The brewery has defended the image of Skull Splitter
A Scottish brewery has jumped to the defence of its ale called Skull Splitter amid claims its Viking-branded bottles have an aggressive theme.
The Orkney Brewery fears Skull Splitter could be withdrawn from sale following a report commissioned by alcohol watchdog the Portman Group.
Orkney Brewery's parent company, Sinclair Breweries Ltd, said it was "stunned" and hoped for "common sense".
The Portman Group told BBC Scotland a complaint was being investigated.
Skull Splitter is an 8.5% ale created more than 20 years ago which is sold internationally.
It was highlighted in a report by management consultancy PIPC on the grounds its name could imply violence and also the impact the strength may have on the drinker.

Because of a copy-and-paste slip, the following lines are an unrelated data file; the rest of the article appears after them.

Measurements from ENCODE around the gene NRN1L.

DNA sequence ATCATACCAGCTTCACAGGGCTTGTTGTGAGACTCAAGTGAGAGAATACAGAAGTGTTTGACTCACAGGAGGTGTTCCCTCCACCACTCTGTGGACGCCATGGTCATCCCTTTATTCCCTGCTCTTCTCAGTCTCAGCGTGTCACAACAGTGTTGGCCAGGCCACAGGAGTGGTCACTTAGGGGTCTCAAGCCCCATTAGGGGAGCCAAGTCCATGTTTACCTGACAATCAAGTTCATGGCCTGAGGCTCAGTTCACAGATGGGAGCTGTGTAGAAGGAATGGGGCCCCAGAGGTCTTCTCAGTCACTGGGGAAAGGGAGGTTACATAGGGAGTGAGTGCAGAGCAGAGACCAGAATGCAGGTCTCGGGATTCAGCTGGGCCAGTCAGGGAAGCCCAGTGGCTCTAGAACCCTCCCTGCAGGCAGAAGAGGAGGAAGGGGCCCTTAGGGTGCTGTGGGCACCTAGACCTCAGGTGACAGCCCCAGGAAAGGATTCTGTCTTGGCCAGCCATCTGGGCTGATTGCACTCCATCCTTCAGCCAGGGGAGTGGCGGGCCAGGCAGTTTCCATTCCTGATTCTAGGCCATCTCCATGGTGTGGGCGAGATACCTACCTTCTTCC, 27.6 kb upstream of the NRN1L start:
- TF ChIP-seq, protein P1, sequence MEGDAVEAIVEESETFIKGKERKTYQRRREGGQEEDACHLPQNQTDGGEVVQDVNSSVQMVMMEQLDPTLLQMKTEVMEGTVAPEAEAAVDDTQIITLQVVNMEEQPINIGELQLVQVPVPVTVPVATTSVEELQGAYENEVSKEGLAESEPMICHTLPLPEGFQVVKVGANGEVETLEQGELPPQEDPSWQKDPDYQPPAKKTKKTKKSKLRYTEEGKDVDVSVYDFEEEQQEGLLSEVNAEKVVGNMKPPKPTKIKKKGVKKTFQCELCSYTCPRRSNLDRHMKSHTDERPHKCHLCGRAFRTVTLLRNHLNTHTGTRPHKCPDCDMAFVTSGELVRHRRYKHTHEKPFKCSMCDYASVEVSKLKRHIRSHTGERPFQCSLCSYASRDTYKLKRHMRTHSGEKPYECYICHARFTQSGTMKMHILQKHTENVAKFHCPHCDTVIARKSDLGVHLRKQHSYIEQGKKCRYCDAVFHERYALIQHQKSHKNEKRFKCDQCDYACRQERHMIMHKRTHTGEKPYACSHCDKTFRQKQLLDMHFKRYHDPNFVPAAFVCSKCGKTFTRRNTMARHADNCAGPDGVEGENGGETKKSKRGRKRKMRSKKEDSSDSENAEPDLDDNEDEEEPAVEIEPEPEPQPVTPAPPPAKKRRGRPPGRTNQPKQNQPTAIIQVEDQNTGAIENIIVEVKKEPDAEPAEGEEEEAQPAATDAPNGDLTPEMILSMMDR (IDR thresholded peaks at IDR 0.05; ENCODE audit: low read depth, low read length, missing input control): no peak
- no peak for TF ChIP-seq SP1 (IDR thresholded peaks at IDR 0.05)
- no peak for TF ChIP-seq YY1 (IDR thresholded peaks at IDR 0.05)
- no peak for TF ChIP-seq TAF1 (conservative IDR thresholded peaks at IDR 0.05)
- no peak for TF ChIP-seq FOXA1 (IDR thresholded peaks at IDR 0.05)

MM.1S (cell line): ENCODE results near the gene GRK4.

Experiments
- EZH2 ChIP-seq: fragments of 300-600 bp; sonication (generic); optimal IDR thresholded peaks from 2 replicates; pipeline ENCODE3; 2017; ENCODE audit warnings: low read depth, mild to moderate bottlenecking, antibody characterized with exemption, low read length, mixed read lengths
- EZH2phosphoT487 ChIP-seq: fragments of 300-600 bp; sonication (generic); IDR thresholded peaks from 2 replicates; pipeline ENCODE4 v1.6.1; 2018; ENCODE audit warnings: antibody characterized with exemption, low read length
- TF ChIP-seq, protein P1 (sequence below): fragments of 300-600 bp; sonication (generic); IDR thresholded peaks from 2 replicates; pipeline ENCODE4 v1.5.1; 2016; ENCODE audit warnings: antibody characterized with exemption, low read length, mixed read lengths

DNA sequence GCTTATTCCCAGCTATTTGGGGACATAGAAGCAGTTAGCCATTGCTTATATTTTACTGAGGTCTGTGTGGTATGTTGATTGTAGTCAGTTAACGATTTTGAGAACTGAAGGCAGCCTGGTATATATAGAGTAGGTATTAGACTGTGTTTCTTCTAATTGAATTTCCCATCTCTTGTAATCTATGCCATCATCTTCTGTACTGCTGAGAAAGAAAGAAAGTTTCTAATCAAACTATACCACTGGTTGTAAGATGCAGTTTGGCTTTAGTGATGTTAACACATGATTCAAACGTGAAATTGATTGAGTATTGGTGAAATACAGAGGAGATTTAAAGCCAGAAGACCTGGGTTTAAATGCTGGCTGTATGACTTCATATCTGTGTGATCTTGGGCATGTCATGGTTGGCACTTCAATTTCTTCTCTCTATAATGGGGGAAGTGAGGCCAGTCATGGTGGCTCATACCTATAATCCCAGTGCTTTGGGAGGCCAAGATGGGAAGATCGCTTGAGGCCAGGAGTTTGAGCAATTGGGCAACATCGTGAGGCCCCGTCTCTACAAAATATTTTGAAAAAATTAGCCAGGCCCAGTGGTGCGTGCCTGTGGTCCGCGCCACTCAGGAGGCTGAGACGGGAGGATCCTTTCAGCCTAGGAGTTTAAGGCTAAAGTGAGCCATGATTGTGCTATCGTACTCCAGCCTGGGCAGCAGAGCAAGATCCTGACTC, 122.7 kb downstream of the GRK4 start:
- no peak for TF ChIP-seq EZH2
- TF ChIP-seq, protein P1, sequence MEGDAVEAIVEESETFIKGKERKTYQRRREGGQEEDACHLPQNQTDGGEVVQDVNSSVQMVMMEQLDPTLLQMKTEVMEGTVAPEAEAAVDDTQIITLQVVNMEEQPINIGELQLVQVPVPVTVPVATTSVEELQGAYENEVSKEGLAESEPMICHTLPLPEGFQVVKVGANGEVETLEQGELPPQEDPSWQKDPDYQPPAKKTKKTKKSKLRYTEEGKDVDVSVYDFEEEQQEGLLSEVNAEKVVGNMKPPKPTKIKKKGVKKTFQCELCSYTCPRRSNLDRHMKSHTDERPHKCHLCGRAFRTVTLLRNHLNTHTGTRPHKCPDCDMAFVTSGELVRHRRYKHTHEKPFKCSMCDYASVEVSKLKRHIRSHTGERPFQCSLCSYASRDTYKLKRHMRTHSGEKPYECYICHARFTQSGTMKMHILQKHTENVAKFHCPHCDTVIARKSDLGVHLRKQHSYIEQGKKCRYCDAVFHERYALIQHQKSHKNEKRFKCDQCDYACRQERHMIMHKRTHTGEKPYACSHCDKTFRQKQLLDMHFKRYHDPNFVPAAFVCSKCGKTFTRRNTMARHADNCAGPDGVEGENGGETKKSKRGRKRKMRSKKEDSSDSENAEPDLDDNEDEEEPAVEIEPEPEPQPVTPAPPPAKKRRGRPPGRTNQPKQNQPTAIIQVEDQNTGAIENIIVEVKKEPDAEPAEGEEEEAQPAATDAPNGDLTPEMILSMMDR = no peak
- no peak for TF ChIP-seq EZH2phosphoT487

The brewery said the ale is in fact named after Thorfinn Hausakluif, the seventh Viking earl of Orkney, nicknamed "Skull Splitter".
Norman Sinclair, managing director of Sinclair Breweries Ltd, said: "We're completely stunned by the hard line the Portman Group has taken with Skull Splitter.
"When they first raised their concerns with us on the back of the PIPC report we fully explained the historical background to the name and, as responsible brewers, we were happy to try and work with them to find a solution.
Norman Sinclair said he hoped for "common sense"
"We never target any of our beers at a young market, nor do we allow them to be sold cut price. In addition, Skull Splitter is not sold in supermarkets."
He added: "We await their final decision with considerable concern.
"It's almost inconceivable that a quality product such as Skull Splitter, one that has won numerous industry awards, could disappear from sale in the UK and I sincerely hope that common sense prevails."
A Portman Group spokesman confirmed: "A complaint has been made by PIPC about this product to the Independent Complaints Panel."